The American Federation of Labor and Congress of Industrial Organizations (AFL-CIO), which represents 10 million workers, sponsored a 90-minute forum yesterday at Chicago's Soldier Field for the 2008 Presidential candidates.
Only 7 out of 8 Democratic candidates participated in the AFL-CIO Presidential Candidates Forum. "Labor leaders said the Republican presidential candidates were invited to take part in the Chicago debate, but none of them filled out a labor questionnaire sent them -- a precondition for participating in the debate" [The New York Times Caucus Blog]. Democratic candidate and former U.S. Sen. Mike Gravel of Alaska was also not invited to participate, as he too failed to submit the questionnaire.
The AFL-CIO blog summarizes the candidates' positions on health care reform issues:
Every Democratic candidate talks about expanding health care access—yet every one of these 10 Republicans is talking about reducing government’s role in providing coverage. As former Sen. John Edwards (N.C.), Sen. Barack Obama (Ill.) and Rep. Dennis Kucinich (Ohio) debate about which of them can best move the country toward universal coverage, the Republican candidates spent nearly all of their time in this debate advocating a smaller federal role, leaving coverage to the market and to private insurers.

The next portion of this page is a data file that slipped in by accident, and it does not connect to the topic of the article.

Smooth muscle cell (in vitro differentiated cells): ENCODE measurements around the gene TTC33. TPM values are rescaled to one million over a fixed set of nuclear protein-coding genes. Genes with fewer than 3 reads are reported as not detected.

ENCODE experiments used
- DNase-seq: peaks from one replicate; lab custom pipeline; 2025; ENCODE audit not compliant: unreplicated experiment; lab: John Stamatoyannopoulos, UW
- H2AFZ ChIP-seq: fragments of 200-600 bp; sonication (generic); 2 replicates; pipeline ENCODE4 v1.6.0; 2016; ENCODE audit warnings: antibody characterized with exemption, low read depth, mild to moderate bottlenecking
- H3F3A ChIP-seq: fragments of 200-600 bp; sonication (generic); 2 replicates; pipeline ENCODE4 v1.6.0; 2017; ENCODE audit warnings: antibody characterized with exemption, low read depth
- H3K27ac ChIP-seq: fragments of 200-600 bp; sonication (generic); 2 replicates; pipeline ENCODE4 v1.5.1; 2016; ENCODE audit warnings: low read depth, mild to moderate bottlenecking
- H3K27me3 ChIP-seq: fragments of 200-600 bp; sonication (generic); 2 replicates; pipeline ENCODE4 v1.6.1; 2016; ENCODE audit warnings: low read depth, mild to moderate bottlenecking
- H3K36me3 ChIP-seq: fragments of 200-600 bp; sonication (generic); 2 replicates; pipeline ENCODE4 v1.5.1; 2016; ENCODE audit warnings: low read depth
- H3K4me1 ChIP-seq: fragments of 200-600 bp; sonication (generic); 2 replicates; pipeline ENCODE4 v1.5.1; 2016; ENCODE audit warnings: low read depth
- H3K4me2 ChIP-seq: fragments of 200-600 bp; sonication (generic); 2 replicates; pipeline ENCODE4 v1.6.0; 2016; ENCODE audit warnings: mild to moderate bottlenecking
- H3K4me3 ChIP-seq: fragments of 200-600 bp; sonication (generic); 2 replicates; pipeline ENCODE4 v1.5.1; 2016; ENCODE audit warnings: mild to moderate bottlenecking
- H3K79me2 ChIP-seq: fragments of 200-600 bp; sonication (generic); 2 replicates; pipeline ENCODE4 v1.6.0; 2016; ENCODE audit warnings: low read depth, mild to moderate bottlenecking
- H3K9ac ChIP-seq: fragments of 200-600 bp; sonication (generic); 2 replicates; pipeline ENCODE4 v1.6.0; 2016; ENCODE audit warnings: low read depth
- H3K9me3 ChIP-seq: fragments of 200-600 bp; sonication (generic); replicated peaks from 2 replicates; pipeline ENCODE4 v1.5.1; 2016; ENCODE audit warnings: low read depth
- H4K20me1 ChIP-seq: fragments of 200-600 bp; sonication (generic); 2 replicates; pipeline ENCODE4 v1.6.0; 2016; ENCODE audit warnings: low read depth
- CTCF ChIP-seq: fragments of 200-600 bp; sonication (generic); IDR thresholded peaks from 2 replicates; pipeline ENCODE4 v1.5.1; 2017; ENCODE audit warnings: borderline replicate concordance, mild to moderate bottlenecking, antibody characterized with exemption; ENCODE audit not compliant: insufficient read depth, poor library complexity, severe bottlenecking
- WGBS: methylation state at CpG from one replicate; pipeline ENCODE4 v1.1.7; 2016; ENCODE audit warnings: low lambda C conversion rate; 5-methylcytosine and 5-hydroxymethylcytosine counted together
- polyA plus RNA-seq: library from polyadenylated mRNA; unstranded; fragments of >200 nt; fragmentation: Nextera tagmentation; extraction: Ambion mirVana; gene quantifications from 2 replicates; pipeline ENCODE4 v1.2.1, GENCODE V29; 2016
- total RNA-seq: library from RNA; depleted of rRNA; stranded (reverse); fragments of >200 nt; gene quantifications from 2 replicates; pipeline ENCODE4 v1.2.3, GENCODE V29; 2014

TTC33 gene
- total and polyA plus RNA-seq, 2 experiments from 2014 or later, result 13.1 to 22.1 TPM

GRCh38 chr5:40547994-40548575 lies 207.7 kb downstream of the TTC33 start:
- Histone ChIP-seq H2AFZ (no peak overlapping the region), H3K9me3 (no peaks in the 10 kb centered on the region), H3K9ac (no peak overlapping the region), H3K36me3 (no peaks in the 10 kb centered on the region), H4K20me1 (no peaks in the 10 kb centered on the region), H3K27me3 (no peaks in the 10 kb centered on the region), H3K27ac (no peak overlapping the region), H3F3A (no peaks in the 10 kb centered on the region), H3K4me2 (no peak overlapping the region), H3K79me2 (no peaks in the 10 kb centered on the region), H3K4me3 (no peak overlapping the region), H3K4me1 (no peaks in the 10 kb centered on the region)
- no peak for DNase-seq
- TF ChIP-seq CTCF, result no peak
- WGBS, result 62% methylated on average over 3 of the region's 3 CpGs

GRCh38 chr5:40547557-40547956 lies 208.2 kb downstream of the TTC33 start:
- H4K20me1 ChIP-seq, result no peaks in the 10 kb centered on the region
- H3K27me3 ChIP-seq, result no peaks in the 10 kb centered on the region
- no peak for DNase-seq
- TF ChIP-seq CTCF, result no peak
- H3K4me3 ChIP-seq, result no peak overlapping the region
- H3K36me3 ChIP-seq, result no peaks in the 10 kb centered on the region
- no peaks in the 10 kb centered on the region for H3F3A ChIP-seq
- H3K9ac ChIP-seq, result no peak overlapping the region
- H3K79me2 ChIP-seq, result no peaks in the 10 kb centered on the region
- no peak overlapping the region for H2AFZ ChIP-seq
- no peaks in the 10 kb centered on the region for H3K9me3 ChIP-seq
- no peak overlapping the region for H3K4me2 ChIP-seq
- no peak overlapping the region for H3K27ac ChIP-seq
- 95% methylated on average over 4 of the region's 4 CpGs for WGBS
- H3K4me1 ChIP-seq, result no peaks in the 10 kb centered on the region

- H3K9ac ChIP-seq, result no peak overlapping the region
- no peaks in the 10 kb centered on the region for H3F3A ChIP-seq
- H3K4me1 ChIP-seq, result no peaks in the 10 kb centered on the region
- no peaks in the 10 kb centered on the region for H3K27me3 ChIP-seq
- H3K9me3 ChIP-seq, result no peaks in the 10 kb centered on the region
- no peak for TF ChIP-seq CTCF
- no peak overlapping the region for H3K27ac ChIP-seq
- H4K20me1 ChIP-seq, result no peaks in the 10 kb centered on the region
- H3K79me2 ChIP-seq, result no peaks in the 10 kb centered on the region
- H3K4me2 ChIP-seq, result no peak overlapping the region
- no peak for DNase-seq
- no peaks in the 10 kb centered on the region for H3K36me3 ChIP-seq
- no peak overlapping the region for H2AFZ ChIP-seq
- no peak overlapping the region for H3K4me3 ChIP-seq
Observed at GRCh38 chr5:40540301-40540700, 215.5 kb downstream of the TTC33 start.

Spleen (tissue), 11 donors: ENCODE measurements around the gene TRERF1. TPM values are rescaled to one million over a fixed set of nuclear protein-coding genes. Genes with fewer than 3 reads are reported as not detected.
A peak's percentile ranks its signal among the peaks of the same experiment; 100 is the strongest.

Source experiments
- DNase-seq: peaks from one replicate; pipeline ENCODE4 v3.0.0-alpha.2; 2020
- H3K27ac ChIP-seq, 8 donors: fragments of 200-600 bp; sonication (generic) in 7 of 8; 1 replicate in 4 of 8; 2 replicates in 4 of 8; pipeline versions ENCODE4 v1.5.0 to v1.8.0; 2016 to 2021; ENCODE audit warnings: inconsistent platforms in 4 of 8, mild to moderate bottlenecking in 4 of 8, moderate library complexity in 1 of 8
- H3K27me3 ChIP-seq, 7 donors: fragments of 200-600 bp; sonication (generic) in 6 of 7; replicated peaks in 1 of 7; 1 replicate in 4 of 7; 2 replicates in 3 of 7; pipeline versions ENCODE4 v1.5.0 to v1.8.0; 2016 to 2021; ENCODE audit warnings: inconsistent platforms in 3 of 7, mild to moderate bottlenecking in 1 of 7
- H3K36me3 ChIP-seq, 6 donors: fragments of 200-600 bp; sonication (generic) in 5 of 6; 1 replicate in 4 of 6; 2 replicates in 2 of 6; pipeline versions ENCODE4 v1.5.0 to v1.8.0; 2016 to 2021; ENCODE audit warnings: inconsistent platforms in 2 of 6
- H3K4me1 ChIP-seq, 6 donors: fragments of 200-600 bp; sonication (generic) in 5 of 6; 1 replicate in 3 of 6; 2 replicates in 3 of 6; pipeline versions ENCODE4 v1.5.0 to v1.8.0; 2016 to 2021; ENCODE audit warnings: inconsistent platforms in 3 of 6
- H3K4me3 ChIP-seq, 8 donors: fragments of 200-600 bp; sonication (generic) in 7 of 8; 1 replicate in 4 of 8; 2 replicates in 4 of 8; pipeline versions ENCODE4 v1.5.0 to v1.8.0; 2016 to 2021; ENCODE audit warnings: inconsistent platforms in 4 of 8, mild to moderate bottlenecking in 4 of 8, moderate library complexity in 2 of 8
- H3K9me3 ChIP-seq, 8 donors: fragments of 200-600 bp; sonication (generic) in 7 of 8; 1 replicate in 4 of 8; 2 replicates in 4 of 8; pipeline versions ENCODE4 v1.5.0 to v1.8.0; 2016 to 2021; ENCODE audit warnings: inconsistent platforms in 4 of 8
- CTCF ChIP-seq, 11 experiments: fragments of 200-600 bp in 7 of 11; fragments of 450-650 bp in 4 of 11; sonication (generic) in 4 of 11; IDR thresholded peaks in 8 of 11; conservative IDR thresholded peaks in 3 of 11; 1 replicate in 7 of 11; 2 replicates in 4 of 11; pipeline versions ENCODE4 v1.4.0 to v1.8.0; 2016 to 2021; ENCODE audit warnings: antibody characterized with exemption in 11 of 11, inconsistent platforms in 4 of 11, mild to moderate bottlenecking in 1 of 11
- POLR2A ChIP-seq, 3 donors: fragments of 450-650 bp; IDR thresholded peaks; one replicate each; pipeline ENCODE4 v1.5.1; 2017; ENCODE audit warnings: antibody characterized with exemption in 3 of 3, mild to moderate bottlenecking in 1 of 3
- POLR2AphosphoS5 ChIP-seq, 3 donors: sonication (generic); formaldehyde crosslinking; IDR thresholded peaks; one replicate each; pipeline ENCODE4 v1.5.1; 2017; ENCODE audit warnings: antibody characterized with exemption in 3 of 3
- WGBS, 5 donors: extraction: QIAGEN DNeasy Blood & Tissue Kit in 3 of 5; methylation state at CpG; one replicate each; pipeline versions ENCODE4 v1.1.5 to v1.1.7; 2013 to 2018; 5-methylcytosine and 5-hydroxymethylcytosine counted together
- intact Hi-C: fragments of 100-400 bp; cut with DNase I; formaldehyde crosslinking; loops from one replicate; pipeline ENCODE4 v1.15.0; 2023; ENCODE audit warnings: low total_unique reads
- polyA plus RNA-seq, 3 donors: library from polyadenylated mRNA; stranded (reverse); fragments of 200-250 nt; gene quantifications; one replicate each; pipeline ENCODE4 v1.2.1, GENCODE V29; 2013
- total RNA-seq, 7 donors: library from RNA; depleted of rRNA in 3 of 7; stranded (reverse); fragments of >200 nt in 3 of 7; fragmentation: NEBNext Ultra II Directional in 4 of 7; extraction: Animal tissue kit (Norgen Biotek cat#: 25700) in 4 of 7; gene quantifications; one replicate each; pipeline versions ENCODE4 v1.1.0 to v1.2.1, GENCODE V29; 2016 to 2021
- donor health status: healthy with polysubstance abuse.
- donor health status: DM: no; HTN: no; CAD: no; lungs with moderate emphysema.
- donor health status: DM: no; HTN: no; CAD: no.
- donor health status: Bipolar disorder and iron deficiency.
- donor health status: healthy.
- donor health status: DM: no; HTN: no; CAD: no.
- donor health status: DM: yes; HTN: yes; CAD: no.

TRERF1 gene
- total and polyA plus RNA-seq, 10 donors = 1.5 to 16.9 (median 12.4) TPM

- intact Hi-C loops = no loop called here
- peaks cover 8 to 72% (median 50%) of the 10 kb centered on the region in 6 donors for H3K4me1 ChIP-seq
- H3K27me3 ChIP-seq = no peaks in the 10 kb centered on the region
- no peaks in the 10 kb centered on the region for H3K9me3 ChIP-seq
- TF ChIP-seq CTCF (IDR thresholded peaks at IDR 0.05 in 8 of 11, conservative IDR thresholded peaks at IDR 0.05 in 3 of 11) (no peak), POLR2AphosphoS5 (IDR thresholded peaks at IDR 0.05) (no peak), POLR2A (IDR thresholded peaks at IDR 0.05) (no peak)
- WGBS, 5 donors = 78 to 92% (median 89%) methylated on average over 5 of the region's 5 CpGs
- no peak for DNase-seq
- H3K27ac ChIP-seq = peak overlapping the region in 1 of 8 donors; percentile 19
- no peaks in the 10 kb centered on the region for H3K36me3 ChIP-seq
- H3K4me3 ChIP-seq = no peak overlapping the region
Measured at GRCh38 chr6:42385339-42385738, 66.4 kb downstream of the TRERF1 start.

[The AFL-CIO] "said in 2006 that it knocked on 8.25 million doors for union candidates, made 30 million telephone calls, distributed 14 million fliers and sent out 20 million pieces of mail in its successful efforts to help Democrats take the House and Senate" [Chicago Tribune].
The AFL-CIO is jumping into the health care reform arena. Per an August 8, 2007, AFL-CIO Executive Council statement, published online by Political Affairs:
Working families are deeply concerned about their health care coverage, especially the health care costs that are major contributors to the eroding standard of living for middle-class Americans.
Labor Day 2008 will mark the beginning of a renewed effort by the AFL-CIO to win reform at the national level that protects existing hard-won union benefits and extends coverage to all Americans.
The goal of this effort will be to win universal, quality health care for all of America by making the 2008 elections a mandate on health care reform and electing a president and Congress pledged to that end.
The AFL-CIO website includes a page dedicated to health care issues and health care reform petitions
The AFL-CIO's executive council will meet today to decide whether or not to begin the labor federation's endorsement process immediately. Two-thirds of the AFL-CIO's 55 individual unions must agree on a candidate before an endorsement.
Other Sources: Baltimore Sun
photo courtesy of Guy-Claude Portmann